Loretta Turnbull, Queen of the Seas


In the summer of 1931, Loretta Turnbull, a 17-year-old girl from the United States, was competing for the International Championship of outboard motor racing on Lake Guarda in Italy. The Italian, Spanish and English boats were all large, metal and piloted by men.

In contrast, Turnbull’s boat was “a little job with a little bit of airplane linen on the deck.” It was called “The Sunkist Kid,” a nod to Turnbull’s childhood among the orange groves of Monrovia, California. To most observers, she was a minnow among sharks, but they would soon be witnesses to her world-class passion for speed.

In fact, at one point in the 17-mile race, Loretta Turnbull led her competitors by more than a mile. Until a cylinder began to misfire and her boat slowed. Bad luck. The young girl stopped the boat and began to replace “the bum plug.” While she worked, four of her competitors roared by. The repair made, Turnbull gave a pull of the rope, started the engine and was back on her way. She caught the first two boats almost at once, the third not long after, and she passed the fourth just three feet from the finish line.

Suddenly, after a display of speed and coolness, a teenager from California was the world’s best outboard motorboat racer. Clad in greasy coveralls, she received her prize from Crown Prince Humberto and Princess Maria, who leaned forward with the trophy so Turnbull would not step on their carpet.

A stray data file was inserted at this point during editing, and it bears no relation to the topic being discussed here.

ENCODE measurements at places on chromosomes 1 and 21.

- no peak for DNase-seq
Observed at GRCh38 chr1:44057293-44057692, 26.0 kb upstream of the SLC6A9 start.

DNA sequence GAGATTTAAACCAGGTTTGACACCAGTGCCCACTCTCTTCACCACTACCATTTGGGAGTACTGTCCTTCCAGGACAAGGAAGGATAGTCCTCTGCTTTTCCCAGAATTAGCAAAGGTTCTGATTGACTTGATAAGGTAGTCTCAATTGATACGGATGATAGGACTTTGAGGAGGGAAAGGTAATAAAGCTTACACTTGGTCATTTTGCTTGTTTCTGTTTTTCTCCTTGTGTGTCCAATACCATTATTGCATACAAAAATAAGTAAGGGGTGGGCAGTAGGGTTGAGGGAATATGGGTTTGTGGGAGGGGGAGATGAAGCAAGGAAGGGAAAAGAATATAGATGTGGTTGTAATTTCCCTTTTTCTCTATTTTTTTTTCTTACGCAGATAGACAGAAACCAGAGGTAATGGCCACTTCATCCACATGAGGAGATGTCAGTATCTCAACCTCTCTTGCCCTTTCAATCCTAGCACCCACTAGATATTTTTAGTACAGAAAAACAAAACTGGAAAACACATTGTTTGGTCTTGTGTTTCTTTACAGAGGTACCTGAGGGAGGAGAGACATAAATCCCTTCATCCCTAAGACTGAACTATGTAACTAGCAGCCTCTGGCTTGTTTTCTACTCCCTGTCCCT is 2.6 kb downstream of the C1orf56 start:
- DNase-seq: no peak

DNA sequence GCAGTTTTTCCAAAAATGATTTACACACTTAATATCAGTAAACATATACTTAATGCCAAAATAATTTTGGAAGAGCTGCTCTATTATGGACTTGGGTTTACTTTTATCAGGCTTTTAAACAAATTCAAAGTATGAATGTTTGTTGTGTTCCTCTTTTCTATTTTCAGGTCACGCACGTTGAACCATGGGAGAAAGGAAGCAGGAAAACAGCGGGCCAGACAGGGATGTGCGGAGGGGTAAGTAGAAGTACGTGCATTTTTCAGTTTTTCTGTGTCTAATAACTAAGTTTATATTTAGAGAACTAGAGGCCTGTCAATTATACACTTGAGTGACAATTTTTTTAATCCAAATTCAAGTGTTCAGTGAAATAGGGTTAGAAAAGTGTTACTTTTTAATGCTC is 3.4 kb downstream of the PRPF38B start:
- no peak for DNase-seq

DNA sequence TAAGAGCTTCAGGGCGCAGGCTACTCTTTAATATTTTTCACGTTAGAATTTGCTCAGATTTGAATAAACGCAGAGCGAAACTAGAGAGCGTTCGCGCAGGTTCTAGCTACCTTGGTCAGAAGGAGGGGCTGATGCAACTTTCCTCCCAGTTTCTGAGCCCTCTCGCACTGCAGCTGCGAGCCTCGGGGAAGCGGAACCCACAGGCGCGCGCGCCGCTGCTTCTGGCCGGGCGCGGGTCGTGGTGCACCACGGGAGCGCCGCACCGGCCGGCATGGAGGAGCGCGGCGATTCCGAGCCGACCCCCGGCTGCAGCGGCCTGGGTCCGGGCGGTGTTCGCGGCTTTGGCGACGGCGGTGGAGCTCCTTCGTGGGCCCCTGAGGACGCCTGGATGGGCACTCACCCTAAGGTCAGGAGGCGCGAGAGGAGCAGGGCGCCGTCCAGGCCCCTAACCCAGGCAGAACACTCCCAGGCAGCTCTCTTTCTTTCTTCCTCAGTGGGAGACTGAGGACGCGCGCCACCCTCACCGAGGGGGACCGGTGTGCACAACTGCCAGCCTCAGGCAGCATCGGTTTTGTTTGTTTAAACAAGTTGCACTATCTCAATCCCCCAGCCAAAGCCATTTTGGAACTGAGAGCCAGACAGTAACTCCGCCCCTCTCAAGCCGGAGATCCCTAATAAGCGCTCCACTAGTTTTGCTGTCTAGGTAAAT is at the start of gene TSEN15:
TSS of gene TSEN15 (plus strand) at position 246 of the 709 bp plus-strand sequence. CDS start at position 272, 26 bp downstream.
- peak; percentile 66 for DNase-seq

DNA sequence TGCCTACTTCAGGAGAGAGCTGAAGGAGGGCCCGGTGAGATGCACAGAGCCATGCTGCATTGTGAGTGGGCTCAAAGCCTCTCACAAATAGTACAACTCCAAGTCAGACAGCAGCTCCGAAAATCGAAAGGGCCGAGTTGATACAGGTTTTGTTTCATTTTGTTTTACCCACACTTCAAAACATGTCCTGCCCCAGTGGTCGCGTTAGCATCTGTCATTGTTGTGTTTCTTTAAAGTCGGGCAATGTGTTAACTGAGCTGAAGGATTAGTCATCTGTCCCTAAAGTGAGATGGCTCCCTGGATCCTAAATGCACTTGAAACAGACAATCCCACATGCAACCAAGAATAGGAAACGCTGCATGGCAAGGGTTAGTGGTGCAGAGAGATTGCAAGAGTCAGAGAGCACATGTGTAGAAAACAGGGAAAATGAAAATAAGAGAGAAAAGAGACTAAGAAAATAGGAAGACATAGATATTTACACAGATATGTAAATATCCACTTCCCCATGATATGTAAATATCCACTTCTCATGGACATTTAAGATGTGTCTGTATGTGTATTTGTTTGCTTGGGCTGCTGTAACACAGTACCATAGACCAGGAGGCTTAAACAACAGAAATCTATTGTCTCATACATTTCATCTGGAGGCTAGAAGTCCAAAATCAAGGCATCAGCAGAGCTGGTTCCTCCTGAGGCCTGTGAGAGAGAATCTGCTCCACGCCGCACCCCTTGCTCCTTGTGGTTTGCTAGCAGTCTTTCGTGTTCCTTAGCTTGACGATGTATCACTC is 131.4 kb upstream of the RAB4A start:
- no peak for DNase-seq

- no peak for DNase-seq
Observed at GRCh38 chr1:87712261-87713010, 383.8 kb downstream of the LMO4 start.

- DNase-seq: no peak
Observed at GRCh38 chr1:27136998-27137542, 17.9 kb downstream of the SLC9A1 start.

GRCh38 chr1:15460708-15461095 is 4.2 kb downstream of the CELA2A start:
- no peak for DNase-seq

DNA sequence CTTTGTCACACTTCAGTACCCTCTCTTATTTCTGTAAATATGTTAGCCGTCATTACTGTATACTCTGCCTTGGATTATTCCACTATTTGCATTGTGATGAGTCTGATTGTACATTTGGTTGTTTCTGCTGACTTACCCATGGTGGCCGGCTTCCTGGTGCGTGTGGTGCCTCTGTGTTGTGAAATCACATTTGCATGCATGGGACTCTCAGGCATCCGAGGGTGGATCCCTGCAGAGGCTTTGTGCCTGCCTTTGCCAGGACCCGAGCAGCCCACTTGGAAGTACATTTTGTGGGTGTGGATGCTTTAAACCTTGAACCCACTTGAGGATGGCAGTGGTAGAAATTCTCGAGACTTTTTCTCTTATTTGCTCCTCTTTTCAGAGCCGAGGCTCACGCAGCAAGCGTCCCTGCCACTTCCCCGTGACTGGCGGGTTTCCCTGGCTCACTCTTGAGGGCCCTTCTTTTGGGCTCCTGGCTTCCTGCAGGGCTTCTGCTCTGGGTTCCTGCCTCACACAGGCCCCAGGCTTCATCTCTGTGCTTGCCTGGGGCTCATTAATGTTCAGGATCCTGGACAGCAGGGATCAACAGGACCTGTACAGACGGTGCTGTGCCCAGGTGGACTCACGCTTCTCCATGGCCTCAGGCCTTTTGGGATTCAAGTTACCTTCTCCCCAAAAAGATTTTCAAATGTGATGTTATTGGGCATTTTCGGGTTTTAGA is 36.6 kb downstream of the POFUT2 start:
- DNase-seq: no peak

At her next stop, across the Atlantic in a small village in the Finger Lakes, the buzz began. Loretta Turnbull, the international champion, was on her way home to California and stopping in Skaneateles. Racing in the Sunkist Kid, Turnbull would carry the colors of Citrus College in the Intercollegiate outboard motor regatta on June 20, 1931.

Granted, some residents of the Village were not excited. They found the regatta, now in its second year, to be noisy and the crowds an annoyance. Others were delighted with the publicity and the boost to tourism. But in a New York Herald Tribune article, a mechanic sounded a note that will have a familiar ring to today’s Villagers. “This is the first regatta where I could lay down a monkey wrench and come back in 10 minutes to find it still there!”

Much heralded by the Skaneateles Press, the day came. In the first race, against a field of college boys, Turnbull flew out to the lead. But as she readied her boat to round the first buoy, a patrol boat cut across the course and raised a wake. Years later, she told her daughter, Tiare Richert-Finney, that she had only an instant to decide whether to slow down and maybe lose the race, or go for it. “Like there was any question,” her daughter said, laughing.

Loretta Turnbull went for it. As she hit the wake, the Sunkist Kid leapt off the water and did a barrel roll. Or as she put it in 1935, in a radio interview with Al Jolson, “I was way out ahead of ’em and all of a sudden I did a wing-ding.”

At the top of the roll, the Sunkist Kid threw its pilot 15 feet. Turnbull hit the water hard, dislocating her hip and cracking her femur. Dragged down by her coveralls and the tools in her pockets, stunned by the flip and the impact, it was all she could do to keep her nose above the surface of the water. The rest of the field bore down on her. “Fear sort of took over,” she said. Trying to lift an arm to signal, she barely stayed afloat as the other boats roared by, some within two feet of her face.